At 6, Vogt was sent by her parents to the Minnesota State Academy for the Blind in Faribault, Minn. The school then was known as the Minnesota Braille and Sight-Saving School, although Vogt always wondered, jokingly, “how much sight it really saved.” The school was good for her, she said. She came home summers and vacations and every other weekend.
When she turned 21, Vogt decided to pursue music. She enrolled at the MacPhail College of Music in Minneapolis. After a year, the college merged with the University of Minnesota, and she experienced her “first taste of discrimination,” she said. “The University of Minnesota did not want blind people studying music in their school. They didn’t want us to be teachers.”
At 22, Vogt married and moved to Iowa. But like her stint at the university, wedded bliss didn’t last long. After only two years, with her husband focused too much on alcohol and other women, she divorced. “I kicked him out,” she said.
Seven years later, in 1975, at her family’s urging, Vogt returned to Minnesota and became active with the National Federation of the Blind. She also began playing piano, singing and performing at churches and elsewhere around the Twin Cities. “I launched my music ministry,” she said.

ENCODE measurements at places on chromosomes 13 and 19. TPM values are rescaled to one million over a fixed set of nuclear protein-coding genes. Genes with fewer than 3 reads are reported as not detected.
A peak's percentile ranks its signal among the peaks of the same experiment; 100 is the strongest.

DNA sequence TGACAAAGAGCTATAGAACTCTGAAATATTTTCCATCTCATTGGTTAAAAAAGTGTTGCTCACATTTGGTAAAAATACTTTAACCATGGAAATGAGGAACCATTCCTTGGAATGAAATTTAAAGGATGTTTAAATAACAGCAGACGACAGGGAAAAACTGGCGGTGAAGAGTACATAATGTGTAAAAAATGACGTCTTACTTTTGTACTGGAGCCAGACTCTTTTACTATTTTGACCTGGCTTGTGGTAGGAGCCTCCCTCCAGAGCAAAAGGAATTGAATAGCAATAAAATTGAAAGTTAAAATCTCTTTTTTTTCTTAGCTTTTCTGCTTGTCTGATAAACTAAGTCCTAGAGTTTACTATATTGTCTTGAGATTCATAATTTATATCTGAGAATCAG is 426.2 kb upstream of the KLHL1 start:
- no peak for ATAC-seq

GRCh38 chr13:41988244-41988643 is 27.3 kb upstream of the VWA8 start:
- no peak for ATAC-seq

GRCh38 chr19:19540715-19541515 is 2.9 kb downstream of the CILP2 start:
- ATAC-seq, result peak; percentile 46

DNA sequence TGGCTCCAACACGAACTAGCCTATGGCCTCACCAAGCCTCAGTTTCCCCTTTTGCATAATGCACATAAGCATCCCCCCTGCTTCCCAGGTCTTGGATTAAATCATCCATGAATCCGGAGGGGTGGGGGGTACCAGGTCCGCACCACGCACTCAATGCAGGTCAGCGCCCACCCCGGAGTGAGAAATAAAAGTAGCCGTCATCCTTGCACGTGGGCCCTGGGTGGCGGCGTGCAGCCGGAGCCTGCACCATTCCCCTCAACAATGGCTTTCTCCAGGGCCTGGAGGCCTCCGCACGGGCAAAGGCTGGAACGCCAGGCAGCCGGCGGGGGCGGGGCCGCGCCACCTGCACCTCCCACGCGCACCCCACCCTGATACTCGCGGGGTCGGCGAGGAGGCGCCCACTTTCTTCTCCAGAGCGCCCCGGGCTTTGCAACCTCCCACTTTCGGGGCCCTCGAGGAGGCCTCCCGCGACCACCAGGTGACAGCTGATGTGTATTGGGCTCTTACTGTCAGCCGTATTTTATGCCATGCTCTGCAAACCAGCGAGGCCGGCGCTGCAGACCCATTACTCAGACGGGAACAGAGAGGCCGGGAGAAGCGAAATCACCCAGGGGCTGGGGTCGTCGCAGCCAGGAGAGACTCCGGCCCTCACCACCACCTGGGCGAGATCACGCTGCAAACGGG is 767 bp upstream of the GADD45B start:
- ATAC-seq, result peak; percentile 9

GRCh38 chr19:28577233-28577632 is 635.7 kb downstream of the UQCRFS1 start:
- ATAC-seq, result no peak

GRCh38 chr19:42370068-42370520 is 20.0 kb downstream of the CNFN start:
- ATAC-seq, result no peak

She wrote her own music, too, and performed her own compositions. In 1981, she recorded two of her songs on a 45 rpm single called “Smile, God Loves You.” The flip side was “That’s Worth Everything.”
In 1993, as she learned how to use a computer to save the music from her keyboard, Vogt decided to record more of her songs onto a compact disc. She paid a producer in Iowa to mix her work and produce a record. Six long years later, he delivered—with a mix so bad “I was sick to my stomach listening to it,” Vogt said. “I never thought I’d have the money to get it fixed.”
For 14 years, she saved as she moved from the Twin Cities to the Twin Ports. Earlier this year she started working with a friend, a blind man at Affordable Studio Services of Cape Girardeau, Mo. E-mailing songs back and forth, she and Chris Belle “rescued” her record.
It’s a wonderful CD. I listen to it daily,” said Elaine Dickerson, who met Vogt seven years ago when Vogt performed at Dickerson’s St. Mark African Methodist Episcopal Church in Duluth. “Julie’s a very, very Christian woman. She has a beautiful heart and she’s one of the finest musicians I know. She’s a very caring, loving person and a musical talent.”
Vogt also has performed in Duluth at Carmody Irish Pub, for her neighbors on Sunday afternoons at Pennell Park Commons and elsewhere. She’s saving her tips, she said, to buy a keyboard with a built-in recording studio. Her hard-to-keep-tuned, 100-year-old piano won’t last much longer.
But Vogt’s music will. Now that it’s recorded for posterity.
(Chuck Frederick is the News Tribune’s deputy editorial page editor. He can be reached at 218-723-5316 or cfrederick@duluthnews. “As God Leads,” a debut CD by Julie Vogt, is available from Vogt at 218-727-9093 or email@example.com.)
Exciting times are coming in NFB conventions. Keep these in mind as you plan your activities throughout the coming year.